Albion council looks to tackle discolored water problem

T-R PHOTO BY ROBERT MAHARRY Engineer Bob Veenstra of Veenstra and Kimm holds a discolored water sample an Albion resident provided to him at the city council meeting on Monday night. Although they did not take official action as the item was only on the agenda for discussion, council members and Mayor Pat Hemming agreed that tackling the problem head on should be a top priority.

ALBION — Several Albion residents brought their concerns about discolored brownish yellow tap water to the city council during Monday night’s regular monthly meeting, and engineer Bob Veenstra of Veenstra and Kimm discussed possible solutions to the problem with those in attendance.

After handling a few routine introductory items and reports, the council dove into one other related matter — the potential of raising water rates to cover the costs of an SRF sewer loan estimated to cost about $341,000. It was predicted it would amount to an increase of about $8.75 per household depending on the exact number of residences using the city water system.

The most pressing business, however, was the discoloration issue, and a resident brought a bottled and visibly yellow sample from his tap to share with Veenstra. Before the meeting, several residents sent pictures of their water to the T-R via email and social media.

Before opening up the floor to the council and the residents in attendance, Veenstra broke down the scientific factors that cause discoloration, which usually comes from a buildup of iron, which has a metallic taste, and/or manganese, which is known to taste “gritty.” The simplest explanation he offered was that the pH level in Albion’s water was around 7.3, and Marshalltown’s, which is drawn from the same source, is closer to nine.

Veenstra explained that the city would likely need to obtain a permit to begin the chemical treatment process and boost the pH level, but as council members and Mayor Pat Hemming noted, the problem is relatively isolated even within Albion. Only a handful of households deal with it at any given time, and Councilman Logan Kelley wondered why that was.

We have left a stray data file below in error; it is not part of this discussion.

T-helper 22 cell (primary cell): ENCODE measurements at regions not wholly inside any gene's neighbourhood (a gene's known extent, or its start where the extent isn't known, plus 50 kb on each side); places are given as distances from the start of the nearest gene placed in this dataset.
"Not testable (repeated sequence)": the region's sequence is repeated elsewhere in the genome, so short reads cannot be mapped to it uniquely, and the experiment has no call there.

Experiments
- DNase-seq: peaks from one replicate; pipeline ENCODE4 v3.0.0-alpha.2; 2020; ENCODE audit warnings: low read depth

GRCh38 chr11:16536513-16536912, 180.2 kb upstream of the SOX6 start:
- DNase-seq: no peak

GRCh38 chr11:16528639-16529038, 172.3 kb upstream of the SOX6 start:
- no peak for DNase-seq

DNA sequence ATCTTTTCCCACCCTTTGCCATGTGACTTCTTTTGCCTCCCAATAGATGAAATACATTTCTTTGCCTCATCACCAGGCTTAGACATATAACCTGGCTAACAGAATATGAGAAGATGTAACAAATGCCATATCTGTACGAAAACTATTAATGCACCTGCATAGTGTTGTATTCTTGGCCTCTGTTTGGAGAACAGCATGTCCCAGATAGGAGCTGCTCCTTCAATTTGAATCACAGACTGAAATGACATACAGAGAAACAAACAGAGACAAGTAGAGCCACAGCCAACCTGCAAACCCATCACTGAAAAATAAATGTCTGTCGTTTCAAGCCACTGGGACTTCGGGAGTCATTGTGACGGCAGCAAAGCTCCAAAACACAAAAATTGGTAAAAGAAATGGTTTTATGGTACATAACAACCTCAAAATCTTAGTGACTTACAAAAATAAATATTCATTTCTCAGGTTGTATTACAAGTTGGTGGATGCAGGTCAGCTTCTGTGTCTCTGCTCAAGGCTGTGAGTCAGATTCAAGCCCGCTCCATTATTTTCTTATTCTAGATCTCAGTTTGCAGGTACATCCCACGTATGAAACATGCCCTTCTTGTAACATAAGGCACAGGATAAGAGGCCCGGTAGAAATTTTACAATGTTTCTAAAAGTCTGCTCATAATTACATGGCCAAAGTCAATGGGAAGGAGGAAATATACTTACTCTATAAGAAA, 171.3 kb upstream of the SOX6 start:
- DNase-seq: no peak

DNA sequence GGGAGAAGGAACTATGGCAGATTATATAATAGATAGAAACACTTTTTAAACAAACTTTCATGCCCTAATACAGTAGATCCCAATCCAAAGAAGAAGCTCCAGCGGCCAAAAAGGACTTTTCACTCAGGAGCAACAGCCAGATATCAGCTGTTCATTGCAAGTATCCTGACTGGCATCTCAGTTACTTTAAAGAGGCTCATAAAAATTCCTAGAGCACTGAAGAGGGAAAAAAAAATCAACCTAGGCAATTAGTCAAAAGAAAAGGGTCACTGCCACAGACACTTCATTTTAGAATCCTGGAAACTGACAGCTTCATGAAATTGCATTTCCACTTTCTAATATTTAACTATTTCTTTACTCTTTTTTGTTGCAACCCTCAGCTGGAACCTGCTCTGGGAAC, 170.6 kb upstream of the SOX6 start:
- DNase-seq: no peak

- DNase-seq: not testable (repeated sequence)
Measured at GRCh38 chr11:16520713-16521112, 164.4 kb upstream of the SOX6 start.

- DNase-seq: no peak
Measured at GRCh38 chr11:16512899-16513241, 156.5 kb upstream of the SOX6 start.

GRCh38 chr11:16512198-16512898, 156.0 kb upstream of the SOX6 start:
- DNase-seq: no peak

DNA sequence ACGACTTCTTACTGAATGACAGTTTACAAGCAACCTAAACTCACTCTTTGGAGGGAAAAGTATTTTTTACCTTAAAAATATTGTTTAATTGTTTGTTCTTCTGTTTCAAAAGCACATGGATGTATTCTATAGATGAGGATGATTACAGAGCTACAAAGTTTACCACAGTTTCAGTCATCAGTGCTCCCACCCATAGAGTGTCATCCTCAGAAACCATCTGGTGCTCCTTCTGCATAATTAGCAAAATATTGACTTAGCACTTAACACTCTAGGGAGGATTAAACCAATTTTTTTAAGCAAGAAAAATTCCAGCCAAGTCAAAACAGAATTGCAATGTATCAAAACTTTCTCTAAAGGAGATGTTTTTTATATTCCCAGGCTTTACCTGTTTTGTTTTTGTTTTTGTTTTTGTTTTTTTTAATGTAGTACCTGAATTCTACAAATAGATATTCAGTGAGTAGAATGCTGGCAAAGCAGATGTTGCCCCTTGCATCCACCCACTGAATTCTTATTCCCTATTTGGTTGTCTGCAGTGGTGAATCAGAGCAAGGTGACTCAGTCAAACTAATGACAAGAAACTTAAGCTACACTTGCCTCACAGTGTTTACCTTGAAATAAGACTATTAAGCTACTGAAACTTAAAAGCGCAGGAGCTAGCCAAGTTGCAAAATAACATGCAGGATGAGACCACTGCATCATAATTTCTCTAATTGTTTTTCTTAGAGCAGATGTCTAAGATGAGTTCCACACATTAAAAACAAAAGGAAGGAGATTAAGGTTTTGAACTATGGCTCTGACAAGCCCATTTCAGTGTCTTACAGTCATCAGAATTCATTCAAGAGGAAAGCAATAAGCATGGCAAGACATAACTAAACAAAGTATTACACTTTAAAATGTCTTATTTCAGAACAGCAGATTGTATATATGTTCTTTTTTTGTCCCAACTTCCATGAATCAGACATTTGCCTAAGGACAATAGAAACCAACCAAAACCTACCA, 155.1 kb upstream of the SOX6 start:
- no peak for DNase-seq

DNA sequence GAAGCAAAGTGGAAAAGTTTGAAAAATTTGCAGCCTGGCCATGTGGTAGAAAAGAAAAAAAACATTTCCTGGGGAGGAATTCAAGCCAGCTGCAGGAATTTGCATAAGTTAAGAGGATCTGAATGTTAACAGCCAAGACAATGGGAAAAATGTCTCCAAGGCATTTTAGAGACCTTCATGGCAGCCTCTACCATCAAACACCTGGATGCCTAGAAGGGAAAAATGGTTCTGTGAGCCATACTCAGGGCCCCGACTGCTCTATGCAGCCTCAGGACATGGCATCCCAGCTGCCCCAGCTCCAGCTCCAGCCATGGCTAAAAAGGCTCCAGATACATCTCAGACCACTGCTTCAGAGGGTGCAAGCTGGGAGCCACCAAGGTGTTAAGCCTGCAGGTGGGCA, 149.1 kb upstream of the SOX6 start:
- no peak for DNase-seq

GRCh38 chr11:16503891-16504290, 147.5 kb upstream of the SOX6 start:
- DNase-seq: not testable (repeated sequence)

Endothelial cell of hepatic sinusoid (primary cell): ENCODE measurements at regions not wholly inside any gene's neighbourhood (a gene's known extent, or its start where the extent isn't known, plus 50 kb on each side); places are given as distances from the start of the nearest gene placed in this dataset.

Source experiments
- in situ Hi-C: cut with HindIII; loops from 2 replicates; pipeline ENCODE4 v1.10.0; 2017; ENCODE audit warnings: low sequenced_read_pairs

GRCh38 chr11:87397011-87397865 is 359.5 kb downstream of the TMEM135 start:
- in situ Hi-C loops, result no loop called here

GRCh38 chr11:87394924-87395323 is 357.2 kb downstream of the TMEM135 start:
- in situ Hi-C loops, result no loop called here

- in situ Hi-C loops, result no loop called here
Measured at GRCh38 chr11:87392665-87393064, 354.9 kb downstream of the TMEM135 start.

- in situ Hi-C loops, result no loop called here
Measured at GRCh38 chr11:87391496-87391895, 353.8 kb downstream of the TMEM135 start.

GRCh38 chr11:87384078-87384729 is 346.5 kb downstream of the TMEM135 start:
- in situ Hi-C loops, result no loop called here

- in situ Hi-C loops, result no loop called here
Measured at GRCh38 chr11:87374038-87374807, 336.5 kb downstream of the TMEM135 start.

“Why is it so sporadic? Why is it in six or eight or 10 households, and it’s not in the entire town? My water’s clear as day. Garrett lives a block and a half away from me, and apparently, his isn’t. That’s my question,” Kelley said.

Veenstra responded that corrosive waters “tend to be that way” depending on the amount of movement in the water.

“That’s one of the characteristics of an aggressive water is it’s not uniform. If it was throughout the city, everywhere, it would tell you that it’s the water coming from the wells,” he said. “When you have something that’s laid down in the pipe and you have a water that’s kind of trying to eat that up a little bit, it tends to be very sporadic.”

The discolored water, Veenstra added, is still safe to drink and has the same pH levels, but residents who have children said it was difficult to convince them of that fact.

Kelley then asked another question about what the best course of action would be, wondering if Veenstra intended to raise the phosphate levels, but he responded that that would only be a temporary fix. Kelley also expressed uneasiness about charging customers for water if they couldn’t even use it to wash their clothes.

“Phosphate won’t get rid of the fundamental problem. What it’ll tend to do is it’ll tend to cover it up,” Veenstra said. “But ultimately, the water is still aggressive. So the analogy I used for the mayor is if I have a broken leg and I take Tylenol, that’ll cut the pain down for a while, but eventually, I’ve got to get the leg fixed.”

Removing the old iron and boosting the pH, Veenstra said, was the best long-term solution.

Water expert Rhonda Guy was also on hand and asked residents with water problems to City Clerk Ranea Wonders along with specific details about when the discoloration is occurring. All of the council members — especially Kelley and Councilman Doug Loffgren — were in agreement that the city needed to do whatever was necessary as quickly as possible to rectify the problem, but because an action item was not on the agenda, no motion could be made.

“This is a no brainer. Let’s do it,” Loffgren said.

Instead of waiting another month to take official action, however, they informally agreed to explore pricing options and what steps needed to be taken in terms of permits for orthopoly phosphate and sodium hydroxide treatments before bringing their findings back to a special meeting sometime soon.


Contact Robert Maharry

at 641-753-6611 ext. 255 or



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